I exhaled, trying to slow the rapid thumping in my chest. "Only when he thinks something is threatening." And because the Sheppard in that reality hadn't known Teyla or Ronon, he'd wanted to take us down first and ask questions later. Shit.

We ate some more powerbars, drank some water, then I started scrolling again, ignoring the muttered jibe from Ronon to try and find something that wouldn't get us captured, stunned, or running for our lives.

Lorne and a couple scientists showed up an hour later, curious this time. I discarded another five realities before finding another that looked promising. The city was powered up, the room empty, and I thought I could make out some Earth supplies tucked off to the side of an exposed hallway.

When we walked through those halls minutes later, we found shriveled, desiccated, drained corpses. Though there weren't any life signs, a sick fascination seemed to drive us forward, no one suggesting we should leave.

I found Lorne's body not far from the mirror room, then Kavanagh's and Caldwell's…Miko and Radek. The only way we knew who they were was by checking dog tags. We found a few bodies with names I didn't recognize. After that, we stopped looking at the names. I went to a computer and brought up the list of expedition members and found that Sheppard was on it, as I was, though Carson wasn't. Ronon was added at the end, but Teyla wasn't anywhere on the list.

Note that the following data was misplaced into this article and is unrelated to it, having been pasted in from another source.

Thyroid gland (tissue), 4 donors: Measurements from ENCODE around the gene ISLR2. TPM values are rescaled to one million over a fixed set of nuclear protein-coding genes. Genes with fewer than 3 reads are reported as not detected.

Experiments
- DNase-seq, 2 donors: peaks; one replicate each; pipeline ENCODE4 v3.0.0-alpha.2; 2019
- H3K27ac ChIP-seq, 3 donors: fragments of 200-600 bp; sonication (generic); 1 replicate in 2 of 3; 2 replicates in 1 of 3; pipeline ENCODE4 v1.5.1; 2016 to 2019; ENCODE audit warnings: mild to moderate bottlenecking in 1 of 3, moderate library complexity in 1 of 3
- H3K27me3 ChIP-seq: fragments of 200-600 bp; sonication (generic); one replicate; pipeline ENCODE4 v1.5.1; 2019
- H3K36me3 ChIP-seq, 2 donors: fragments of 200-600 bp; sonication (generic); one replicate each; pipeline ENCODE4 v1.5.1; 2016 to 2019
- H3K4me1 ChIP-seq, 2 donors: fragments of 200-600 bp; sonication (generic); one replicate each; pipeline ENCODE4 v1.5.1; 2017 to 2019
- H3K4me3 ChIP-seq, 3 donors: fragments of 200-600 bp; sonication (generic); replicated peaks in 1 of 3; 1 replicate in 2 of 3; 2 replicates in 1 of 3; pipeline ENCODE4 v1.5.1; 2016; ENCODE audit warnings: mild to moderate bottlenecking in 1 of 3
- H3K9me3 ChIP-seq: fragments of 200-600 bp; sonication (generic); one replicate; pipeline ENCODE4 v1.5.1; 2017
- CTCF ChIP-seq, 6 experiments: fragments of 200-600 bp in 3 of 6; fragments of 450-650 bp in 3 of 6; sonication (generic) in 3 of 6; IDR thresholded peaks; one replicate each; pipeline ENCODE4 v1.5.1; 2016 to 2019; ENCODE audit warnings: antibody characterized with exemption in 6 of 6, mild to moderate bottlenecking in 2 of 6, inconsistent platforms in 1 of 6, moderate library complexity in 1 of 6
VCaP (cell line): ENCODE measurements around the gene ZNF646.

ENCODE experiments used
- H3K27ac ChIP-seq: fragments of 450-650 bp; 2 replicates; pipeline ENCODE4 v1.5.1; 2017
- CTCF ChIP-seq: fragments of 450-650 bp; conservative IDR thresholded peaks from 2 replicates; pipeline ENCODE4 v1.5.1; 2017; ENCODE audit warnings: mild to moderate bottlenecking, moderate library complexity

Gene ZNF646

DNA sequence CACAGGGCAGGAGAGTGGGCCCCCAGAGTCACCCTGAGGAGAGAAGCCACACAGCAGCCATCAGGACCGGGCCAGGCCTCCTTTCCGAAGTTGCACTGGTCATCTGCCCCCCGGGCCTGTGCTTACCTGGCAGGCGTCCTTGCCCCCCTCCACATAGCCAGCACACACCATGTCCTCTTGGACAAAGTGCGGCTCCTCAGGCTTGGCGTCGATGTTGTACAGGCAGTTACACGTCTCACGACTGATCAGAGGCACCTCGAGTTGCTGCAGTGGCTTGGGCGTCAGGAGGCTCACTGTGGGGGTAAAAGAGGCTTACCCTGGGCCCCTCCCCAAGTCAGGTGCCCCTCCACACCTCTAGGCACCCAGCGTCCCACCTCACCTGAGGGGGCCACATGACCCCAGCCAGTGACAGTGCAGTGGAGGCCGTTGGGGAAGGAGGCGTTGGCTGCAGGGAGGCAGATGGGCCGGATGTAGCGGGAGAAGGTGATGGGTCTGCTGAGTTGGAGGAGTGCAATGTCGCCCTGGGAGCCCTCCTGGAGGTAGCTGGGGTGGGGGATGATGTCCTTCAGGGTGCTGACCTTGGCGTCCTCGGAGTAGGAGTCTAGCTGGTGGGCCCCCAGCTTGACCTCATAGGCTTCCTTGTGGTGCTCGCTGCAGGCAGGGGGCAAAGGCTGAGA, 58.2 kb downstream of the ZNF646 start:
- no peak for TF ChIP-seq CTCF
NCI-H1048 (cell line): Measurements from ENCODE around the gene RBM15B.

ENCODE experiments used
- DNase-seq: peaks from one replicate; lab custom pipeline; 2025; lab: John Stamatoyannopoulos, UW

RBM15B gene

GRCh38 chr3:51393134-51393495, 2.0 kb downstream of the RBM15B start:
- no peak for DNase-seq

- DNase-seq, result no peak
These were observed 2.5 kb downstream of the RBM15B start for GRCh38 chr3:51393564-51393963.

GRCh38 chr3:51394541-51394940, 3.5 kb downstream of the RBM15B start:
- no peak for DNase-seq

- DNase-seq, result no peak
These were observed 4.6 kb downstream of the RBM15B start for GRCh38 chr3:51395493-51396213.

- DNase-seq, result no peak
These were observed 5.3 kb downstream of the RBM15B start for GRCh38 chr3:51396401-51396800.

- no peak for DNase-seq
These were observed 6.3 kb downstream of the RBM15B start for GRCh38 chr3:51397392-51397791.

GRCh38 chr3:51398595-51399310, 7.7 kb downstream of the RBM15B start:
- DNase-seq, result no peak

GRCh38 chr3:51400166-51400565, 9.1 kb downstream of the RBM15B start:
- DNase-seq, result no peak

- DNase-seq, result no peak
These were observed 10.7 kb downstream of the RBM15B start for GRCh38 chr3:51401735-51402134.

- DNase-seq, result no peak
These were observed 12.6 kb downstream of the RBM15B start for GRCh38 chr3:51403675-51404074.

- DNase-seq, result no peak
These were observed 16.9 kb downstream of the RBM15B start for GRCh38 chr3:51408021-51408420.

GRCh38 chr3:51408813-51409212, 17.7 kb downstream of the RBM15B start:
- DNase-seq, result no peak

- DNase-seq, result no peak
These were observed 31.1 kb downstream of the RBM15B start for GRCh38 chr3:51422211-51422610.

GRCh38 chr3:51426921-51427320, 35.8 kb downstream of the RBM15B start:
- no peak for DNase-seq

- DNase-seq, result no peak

"Maybe --" Teyla began.

"If he's here, he's beyond our help," I interrupted angrily.

From the last recorded data entered, the attack had begun seven days ago. Three Hive ships and a battle that lasted four days until the ZPM was drained and there wasn't any option left. Not everyone had been able to escape, or wanted to. A fair amount of personnel had chosen to stay behind to limit the power drain on the ZPM caused by opening a wormhole to Earth.

I sighed in disgust as I stared at another dead body wearing what I thought was a science uniform, if the colored panels were the same in this reality. "Lot of good it did you," I snapped at the body. The infinitesimally small difference it would've made in the power capacity...there'd been no need for so many to die, but I knew it hadn't been about power at all. It'd been about not wanting to leave your friends. "Stupid sentimentalism --"

"Rodney?" Teyla was standing uneasily in the hall to my right, her P90 pointed into the distance, hair softly lying against her shoulders. This could've been us, except for different choices made, different forks.

"This is what caring gets you," I said harshly, nudging a corpse with my toe.

Ronon was the one that surprised me by speaking up, his voice gruff. "At least they had someone to die for. Someone they cared enough to die with."